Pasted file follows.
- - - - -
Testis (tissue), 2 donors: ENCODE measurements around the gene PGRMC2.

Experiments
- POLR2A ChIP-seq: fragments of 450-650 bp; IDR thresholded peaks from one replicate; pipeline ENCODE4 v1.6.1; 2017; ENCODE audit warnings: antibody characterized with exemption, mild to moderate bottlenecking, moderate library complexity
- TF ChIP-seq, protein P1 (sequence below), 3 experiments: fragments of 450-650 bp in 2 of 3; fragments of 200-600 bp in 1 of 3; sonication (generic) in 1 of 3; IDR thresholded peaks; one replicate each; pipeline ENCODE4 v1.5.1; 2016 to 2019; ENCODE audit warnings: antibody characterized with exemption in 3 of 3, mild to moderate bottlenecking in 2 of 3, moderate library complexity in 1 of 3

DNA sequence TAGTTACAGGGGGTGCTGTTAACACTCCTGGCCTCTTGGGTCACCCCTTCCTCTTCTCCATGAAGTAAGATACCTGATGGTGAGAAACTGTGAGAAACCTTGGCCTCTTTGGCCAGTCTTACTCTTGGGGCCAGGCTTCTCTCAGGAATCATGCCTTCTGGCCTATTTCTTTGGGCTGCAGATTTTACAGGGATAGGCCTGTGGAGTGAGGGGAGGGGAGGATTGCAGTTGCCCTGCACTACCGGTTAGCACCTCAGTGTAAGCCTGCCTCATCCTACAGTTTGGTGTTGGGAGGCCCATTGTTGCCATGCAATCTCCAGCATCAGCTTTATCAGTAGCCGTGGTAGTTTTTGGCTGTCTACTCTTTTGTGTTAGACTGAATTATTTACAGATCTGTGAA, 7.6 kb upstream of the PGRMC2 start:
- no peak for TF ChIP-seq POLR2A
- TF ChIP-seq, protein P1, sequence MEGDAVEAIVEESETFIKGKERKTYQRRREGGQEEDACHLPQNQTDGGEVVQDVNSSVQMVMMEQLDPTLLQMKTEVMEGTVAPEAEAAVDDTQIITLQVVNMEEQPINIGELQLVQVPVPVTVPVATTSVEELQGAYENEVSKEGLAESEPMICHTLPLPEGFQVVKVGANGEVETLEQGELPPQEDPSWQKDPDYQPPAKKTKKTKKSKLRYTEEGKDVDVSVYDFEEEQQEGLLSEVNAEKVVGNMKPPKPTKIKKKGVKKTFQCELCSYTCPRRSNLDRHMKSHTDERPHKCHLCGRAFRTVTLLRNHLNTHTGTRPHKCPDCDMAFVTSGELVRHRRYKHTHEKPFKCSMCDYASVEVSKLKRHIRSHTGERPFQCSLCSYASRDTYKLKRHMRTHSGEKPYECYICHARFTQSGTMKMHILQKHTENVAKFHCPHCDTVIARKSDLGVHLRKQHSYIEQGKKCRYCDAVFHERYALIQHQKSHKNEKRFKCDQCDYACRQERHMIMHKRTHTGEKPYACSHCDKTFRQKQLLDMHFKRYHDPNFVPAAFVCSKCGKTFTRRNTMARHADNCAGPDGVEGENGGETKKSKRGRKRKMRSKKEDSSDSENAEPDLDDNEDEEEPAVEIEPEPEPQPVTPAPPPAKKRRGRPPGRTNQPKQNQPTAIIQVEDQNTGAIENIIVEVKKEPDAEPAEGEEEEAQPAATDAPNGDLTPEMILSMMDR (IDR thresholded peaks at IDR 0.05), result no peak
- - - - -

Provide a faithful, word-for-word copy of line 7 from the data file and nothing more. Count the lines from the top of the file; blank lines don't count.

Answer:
- TF ChIP-seq, protein P1, sequence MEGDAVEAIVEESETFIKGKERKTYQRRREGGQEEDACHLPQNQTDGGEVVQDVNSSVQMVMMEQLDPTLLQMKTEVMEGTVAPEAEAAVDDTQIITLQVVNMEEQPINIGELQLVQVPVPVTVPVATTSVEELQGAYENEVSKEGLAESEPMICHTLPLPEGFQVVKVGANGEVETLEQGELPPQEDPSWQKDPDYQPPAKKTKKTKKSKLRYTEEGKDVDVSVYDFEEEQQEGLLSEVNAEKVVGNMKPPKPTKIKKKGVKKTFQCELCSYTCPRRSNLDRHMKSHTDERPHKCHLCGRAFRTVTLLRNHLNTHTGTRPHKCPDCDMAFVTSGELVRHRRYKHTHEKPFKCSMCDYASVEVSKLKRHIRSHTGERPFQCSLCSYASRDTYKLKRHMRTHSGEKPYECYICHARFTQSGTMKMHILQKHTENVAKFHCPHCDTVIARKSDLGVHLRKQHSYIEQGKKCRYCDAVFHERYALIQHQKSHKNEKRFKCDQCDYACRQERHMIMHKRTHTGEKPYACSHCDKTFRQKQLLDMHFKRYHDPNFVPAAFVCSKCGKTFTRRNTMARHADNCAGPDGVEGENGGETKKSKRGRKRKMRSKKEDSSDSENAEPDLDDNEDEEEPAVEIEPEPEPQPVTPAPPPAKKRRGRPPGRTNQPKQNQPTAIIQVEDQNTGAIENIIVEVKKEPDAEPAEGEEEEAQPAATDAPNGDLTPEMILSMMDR (IDR thresholded peaks at IDR 0.05), result no peak